Irish Ayes

“I just want to thank you for a great eZine. I am across the big water in Ireland, and as a hobby woodworker, I find it to be a big help. Lots of handy tips and interesting reading. Keep up the good work. Thanks.” – Peter F. Gurrie

Green Piece

We mentioned in passing that oxalic acid occurs naturally in rhubarb, asparagus, broccoli, Brussels sprouts, collards, spinach and parsley, and got this response. – Editor

“Now I know why I hate broccoli!” – Rich Flynn

An Ill Wind

“The second page of the Tabletop Downdraft Jig plan says ‘The jig is essentially an air box. Its thin profile keeps the volume of air to a minimum. This increases the airflow rate, which improves efficiency.’ This is an incorrect statement. The smaller volume only decreases the time required for air to start flowing through the holes in the top. It does not increase the airflow rate or improve efficiency. Dust capture velocity should be about 400 feet per minute (fpm) or higher. To increase the airflow velocity, reduce the size of the holes in the top working surface. The only way to increase the airflow rate is with a larger vacuum source that moves more cubic feet per minute (cfm). A possibility would be to close off most of the holes in the center and just leave two or three rows of holes on all four sides. This would increase the capture velocity.” – Jerry Sartor

End of an Era?

After posting the web site for Newman’s Knees, a company that made ship’s knees, we received this sad news. – Editor

“The last I heard, Newman’s Knees is no longer in business due to the death of Newman. Since the business is extremely knowledge- and skill-based, the loss of Newman probably spells the end of his business. In addition, I do not think Newman had any competitors. I think Newman was the last of a dying breed. Since laminated epoxy knees are a much cheaper alternative, no young ‘knee’ searchers have taken up the post since there is not much business to be had. Just thought you should know.” – Russell B. Lusthaus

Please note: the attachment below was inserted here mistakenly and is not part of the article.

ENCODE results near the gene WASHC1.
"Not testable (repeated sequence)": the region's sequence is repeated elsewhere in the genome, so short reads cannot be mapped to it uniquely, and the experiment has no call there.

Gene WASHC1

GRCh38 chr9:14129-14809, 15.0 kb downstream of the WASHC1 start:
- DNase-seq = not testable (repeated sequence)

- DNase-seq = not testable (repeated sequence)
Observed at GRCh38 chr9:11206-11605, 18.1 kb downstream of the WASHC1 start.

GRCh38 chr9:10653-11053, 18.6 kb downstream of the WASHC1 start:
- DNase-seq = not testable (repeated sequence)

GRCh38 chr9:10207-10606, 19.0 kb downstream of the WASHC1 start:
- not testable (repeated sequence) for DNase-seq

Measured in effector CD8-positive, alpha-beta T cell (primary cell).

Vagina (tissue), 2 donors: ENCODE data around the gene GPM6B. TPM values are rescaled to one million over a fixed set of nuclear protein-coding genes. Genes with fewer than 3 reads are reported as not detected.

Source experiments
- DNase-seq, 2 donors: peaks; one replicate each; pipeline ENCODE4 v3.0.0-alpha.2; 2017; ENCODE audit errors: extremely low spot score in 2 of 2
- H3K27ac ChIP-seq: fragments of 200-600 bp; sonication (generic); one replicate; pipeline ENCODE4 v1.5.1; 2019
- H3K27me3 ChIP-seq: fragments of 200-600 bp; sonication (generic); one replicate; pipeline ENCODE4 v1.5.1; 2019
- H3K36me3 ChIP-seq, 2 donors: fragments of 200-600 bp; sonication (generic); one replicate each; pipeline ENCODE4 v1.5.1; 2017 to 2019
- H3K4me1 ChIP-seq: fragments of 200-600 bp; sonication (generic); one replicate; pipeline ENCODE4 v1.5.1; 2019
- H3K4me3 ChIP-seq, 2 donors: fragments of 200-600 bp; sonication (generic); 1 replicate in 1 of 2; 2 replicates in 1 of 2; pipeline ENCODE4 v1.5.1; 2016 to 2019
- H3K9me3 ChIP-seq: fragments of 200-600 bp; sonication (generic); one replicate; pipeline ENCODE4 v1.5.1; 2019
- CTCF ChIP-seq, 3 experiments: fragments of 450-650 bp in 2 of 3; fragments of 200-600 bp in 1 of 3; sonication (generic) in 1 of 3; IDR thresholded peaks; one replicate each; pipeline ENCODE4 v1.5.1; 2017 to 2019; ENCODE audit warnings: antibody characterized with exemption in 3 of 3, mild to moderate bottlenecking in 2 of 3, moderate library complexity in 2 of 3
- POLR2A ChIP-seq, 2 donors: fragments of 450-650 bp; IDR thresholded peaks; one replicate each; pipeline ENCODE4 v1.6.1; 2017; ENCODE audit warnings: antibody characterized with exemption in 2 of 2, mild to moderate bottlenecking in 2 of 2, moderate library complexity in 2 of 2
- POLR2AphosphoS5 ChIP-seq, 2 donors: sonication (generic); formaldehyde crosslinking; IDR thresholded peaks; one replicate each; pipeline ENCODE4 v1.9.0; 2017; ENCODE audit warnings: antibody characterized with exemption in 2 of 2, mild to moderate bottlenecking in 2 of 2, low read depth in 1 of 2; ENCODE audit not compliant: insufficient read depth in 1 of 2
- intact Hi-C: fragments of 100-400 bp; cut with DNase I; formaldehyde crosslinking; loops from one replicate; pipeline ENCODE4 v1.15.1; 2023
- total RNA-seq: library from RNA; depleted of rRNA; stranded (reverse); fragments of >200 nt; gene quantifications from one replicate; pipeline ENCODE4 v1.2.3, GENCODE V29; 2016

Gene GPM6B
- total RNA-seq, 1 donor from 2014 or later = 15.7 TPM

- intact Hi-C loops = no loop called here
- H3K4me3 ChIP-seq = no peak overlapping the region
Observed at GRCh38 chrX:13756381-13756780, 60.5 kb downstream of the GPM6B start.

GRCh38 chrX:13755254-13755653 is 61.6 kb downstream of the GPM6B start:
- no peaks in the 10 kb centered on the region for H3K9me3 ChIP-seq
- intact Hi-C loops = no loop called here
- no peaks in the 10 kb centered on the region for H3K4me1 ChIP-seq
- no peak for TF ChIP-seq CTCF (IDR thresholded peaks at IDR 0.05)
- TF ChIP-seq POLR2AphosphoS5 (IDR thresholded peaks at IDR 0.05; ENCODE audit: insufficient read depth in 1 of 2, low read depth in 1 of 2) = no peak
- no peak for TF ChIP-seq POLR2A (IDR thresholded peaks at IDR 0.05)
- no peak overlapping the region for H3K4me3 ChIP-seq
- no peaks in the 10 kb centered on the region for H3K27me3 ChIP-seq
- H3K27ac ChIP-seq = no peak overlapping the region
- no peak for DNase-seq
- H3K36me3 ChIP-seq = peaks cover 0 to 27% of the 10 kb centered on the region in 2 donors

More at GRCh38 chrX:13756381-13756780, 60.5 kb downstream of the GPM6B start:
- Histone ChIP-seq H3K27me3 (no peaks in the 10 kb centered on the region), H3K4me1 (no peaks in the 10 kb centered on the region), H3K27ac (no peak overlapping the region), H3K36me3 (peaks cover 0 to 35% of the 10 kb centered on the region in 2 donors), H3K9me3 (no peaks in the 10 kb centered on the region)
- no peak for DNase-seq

Thanks for the update, though we certainly did not wish to hear news like that. When we went to press for the last issue, the web site was still active, though when we checked after receiving your letter, it appears to have been taken down. – Editor 

Cold Comfort

“Someone said you can’t use yellow glue that froze, but I’ve had Elmer’s yellow glue frozen for a whole winter, and when I stirred it up and tested it by a couple of joints of scrap, it held up great.” – Phillip Keller

We’re glad you lucked out that time, but freezing often destroys waterbased glue, and many manufacturers will not guarantee their waterbased adhesives if they are frozen. – Editor

Southern Comfort

“Congratulations on using ‘lagniappe.’ Not many people outside of Louisiana know what it means, and few know how to use it.” – Roland Dommert

As editors, words are our stock in trade, and we pick up new ones wherever we go. It was a very long time ago, but we probably picked that one up in New Orleans hanging out at Café du Monde. – Editor